30 East Cambs candidates compete for 8 Cambridgshire County council seats
- Credit: Archant
It may be tiredness, weariness or just a desire to do something else but four of the seven Conservative councillors from the class of 2017 are stepping down.
The roll call includes a formidable duo – that of Anna Bailey and Bill Hunt.
The former remains leader of East Cambridgeshire District Council, and Cllr Hunt continues his time in office at the same council, but both decided their time at Shire Hall is over.
Matthew Shuter is also stepping back; his big-ticket job chairing the economy and environment committee will find a new occupant after May 6.
Lis Every is also another familiar figure to uproot – she has served the one term in office and, oddly, is listed as chairwoman of the county constitution and ethics committee but as chairman of the corporate parenting sub committee.
You may also want to watch:
Not that she is concluding her political career, far from it, and currently chairs the district council.
Thirty candidates across East Cambridgeshire will compete for eight county council seats.
- 1 £100k homes scrapped 'with almost immediate effect' says Mayor
- 2 Dr Nik in Ely for his first day as Cambridgeshire and Peterborough Mayor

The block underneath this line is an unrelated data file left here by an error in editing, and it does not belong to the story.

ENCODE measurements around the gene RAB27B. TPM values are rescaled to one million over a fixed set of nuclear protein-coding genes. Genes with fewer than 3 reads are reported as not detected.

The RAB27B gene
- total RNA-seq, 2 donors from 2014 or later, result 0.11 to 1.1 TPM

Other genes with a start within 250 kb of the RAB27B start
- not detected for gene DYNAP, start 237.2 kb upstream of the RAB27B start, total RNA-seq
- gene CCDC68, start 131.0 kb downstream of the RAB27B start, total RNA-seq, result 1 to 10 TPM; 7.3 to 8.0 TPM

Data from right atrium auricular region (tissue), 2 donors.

- 3 Woman, 78, suffers horrific injuries after e-scooter hit-and-run
- 4 Man suspected to have stolen '£300-400' of alcohol in store theft
- 5 Railways to royalty - a nostalgic look at Ely and Cambridgeshire
- 6 Have your say on Network Rail increasing rail capacity through Ely
- 7 Noise warning issued amid RAF Lakenheath flight training
- 8 Fleeing heroin dealer rams police car but they get him in the end
- 9 Murder suspect is victim's son
- 10 Two men with links to Cottenham on 'most wanted' list
The term of office for 60 of the 61 members of Cambridgeshire County Council is effectively over. Fresh elections will take place on May 6.
For one, of course, his time as a councillor, and that of a tenant of the council farms estate, ended abruptly and simultaneously some weeks earlier.
Roger Hickford resigned as deputy council leader and member for Sawston and Shelford on February 26.
It was ahead of a decision to be taken by his former council colleagues over whether to release a report of an investigation into his tenancy and interactions with the county farms team.
Tory Party chiefs, whilst confident of retaining control, have learned from past experience -including that of 2013 when UKIP delivered an extraordinary electoral blow – not to be complacent.
Including the deputy leader’s former seat, they have held 35 of the 61 council seats – with Lib Dems, Labour and independents the remaining 26.
Retention of that comfortable working majority is the goal.
No one knows for sure, however, what affect the Hickford inquiry – that has come to be known as farmgate – will have on the minds of voters when they make their choices.
East Cambridgeshire has been a solid success story for the party. It secured seven Conservative councillors for the eight divisions in 2017. Lib Dems took the other.
There are going to be some fascinating battles.
In Ely North, for example, the popularity of the Liberal Democrats has been gradually increasing over the last few elections.
The Lib Dems previously won the seat in 2009 – so could now be the time for change again?